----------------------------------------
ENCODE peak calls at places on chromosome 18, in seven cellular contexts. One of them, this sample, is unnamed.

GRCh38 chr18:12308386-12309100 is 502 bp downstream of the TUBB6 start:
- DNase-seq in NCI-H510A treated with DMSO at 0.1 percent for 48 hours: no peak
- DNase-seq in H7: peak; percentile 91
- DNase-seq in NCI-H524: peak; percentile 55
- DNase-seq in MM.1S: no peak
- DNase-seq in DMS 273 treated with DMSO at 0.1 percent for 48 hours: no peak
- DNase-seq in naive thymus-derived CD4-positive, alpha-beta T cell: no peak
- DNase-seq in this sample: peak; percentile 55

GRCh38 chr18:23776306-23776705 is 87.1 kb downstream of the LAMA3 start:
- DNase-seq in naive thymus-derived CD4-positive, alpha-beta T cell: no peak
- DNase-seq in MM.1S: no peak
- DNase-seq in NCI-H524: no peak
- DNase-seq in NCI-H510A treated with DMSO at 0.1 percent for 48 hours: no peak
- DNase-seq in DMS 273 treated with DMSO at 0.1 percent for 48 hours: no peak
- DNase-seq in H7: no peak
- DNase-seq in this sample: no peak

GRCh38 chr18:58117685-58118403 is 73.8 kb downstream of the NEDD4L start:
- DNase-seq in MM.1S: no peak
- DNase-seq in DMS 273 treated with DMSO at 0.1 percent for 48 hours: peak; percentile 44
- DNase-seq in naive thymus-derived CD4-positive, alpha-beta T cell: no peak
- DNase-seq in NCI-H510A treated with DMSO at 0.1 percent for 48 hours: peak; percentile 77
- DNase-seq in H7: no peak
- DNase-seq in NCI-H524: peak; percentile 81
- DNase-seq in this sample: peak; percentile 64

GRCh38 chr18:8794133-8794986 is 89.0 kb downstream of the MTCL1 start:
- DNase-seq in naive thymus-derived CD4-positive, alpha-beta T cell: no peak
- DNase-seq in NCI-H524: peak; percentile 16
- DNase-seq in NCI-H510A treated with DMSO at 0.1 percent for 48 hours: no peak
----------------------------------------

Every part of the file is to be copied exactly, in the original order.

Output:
ENCODE peak calls at places on chromosome 18, in seven cellular contexts. One of them, this sample, is unnamed.

GRCh38 chr18:12308386-12309100 is 502 bp downstream of the TUBB6 start:
- DNase-seq in NCI-H510A treated with DMSO at 0.1 percent for 48 hours: no peak
- DNase-seq in H7: peak; percentile 91
- DNase-seq in NCI-H524: peak; percentile 55
- DNase-seq in MM.1S: no peak
- DNase-seq in DMS 273 treated with DMSO at 0.1 percent for 48 hours: no peak
- DNase-seq in naive thymus-derived CD4-positive, alpha-beta T cell: no peak
- DNase-seq in this sample: peak; percentile 55

GRCh38 chr18:23776306-23776705 is 87.1 kb downstream of the LAMA3 start:
- DNase-seq in naive thymus-derived CD4-positive, alpha-beta T cell: no peak
- DNase-seq in MM.1S: no peak
- DNase-seq in NCI-H524: no peak
- DNase-seq in NCI-H510A treated with DMSO at 0.1 percent for 48 hours: no peak
- DNase-seq in DMS 273 treated with DMSO at 0.1 percent for 48 hours: no peak
- DNase-seq in H7: no peak
- DNase-seq in this sample: no peak

GRCh38 chr18:58117685-58118403 is 73.8 kb downstream of the NEDD4L start:
- DNase-seq in MM.1S: no peak
- DNase-seq in DMS 273 treated with DMSO at 0.1 percent for 48 hours: peak; percentile 44
- DNase-seq in naive thymus-derived CD4-positive, alpha-beta T cell: no peak
- DNase-seq in NCI-H510A treated with DMSO at 0.1 percent for 48 hours: peak; percentile 77
- DNase-seq in H7: no peak
- DNase-seq in NCI-H524: peak; percentile 81
- DNase-seq in this sample: peak; percentile 64

GRCh38 chr18:8794133-8794986 is 89.0 kb downstream of the MTCL1 start:
- DNase-seq in naive thymus-derived CD4-positive, alpha-beta T cell: no peak
- DNase-seq in NCI-H524: peak; percentile 16
- DNase-seq in NCI-H510A treated with DMSO at 0.1 percent for 48 hours: no peak